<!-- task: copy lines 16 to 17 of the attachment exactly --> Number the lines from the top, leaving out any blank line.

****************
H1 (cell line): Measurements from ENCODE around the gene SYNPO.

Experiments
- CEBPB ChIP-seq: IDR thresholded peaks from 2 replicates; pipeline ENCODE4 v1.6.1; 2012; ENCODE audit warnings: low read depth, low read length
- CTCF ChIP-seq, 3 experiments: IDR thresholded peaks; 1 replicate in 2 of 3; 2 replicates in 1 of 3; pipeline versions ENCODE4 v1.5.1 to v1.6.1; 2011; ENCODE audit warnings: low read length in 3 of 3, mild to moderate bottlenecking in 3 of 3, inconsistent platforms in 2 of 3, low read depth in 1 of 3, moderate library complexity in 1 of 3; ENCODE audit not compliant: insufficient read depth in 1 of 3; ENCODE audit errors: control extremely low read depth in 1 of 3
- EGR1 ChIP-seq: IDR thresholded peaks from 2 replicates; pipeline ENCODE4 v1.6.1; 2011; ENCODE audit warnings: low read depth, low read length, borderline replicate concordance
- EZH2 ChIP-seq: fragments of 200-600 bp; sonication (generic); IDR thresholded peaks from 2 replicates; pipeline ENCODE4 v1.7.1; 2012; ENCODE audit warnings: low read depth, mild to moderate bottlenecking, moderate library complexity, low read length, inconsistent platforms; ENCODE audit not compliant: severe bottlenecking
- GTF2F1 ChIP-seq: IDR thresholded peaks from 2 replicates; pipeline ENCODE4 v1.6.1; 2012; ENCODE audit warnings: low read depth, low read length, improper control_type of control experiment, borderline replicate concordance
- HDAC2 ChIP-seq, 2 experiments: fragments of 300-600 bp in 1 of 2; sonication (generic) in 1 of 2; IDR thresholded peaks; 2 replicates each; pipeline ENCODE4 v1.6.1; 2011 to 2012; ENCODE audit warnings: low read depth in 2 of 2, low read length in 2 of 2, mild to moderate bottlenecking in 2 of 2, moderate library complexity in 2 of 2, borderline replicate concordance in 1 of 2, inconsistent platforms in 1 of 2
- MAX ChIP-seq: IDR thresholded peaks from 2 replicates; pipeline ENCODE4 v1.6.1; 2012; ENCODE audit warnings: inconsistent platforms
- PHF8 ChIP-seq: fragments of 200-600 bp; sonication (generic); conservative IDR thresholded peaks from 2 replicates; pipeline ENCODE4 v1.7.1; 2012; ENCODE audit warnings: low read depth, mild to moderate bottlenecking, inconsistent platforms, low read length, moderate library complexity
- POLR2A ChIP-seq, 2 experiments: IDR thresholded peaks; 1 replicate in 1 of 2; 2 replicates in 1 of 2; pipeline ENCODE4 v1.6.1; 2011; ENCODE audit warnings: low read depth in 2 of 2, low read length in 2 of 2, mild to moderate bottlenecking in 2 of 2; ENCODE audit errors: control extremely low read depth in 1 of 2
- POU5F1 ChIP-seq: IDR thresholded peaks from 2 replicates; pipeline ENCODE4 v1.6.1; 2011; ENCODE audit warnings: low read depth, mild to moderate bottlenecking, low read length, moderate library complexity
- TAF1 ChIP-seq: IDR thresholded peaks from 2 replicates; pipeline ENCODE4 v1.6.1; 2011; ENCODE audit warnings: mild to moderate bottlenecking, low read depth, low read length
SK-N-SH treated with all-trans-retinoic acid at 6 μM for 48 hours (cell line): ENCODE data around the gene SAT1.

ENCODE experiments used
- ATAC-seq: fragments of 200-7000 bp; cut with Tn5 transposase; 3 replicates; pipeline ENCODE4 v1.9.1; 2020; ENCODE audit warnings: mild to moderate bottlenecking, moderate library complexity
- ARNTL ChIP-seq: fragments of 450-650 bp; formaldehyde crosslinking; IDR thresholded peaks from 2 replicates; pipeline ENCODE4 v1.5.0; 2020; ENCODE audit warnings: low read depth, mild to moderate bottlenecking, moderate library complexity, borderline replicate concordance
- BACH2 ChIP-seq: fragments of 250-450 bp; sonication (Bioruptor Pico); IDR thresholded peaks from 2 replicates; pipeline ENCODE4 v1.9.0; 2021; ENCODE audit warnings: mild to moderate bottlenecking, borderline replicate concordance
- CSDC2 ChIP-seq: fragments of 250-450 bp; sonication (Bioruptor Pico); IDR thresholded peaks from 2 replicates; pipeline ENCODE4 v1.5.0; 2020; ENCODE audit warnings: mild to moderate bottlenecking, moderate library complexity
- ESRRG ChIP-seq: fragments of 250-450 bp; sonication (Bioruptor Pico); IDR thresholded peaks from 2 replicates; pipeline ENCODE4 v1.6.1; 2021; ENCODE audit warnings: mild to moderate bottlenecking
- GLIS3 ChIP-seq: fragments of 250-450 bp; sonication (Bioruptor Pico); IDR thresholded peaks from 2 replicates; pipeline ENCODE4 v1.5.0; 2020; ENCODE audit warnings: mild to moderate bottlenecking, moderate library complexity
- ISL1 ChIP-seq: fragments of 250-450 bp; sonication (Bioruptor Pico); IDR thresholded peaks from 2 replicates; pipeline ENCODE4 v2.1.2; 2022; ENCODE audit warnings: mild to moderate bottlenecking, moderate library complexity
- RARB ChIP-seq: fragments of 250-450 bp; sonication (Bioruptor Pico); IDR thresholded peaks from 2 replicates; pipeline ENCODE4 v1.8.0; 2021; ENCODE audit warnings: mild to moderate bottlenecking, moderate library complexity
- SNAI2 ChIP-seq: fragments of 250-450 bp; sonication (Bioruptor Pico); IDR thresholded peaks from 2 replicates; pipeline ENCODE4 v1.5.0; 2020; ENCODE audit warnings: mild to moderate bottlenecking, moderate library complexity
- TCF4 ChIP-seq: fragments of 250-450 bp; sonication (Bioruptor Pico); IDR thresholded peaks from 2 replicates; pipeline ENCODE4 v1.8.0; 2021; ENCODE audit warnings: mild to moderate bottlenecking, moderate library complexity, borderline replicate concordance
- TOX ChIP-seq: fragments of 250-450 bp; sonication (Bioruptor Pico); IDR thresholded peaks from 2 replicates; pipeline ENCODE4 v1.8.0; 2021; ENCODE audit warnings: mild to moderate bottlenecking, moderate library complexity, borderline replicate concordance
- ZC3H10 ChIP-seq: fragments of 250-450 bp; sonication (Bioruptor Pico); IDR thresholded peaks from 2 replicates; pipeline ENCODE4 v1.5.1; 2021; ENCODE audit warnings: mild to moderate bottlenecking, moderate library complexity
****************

- ATAC-seq: fragments of 200-7000 bp; cut with Tn5 transposase; 3 replicates; pipeline ENCODE4 v1.9.1; 2020; ENCODE audit warnings: mild to moderate bottlenecking, moderate library complexity
- ARNTL ChIP-seq: fragments of 450-650 bp; formaldehyde crosslinking; IDR thresholded peaks from 2 replicates; pipeline ENCODE4 v1.5.0; 2020; ENCODE audit warnings: low read depth, mild to moderate bottlenecking, moderate library complexity, borderline replicate concordance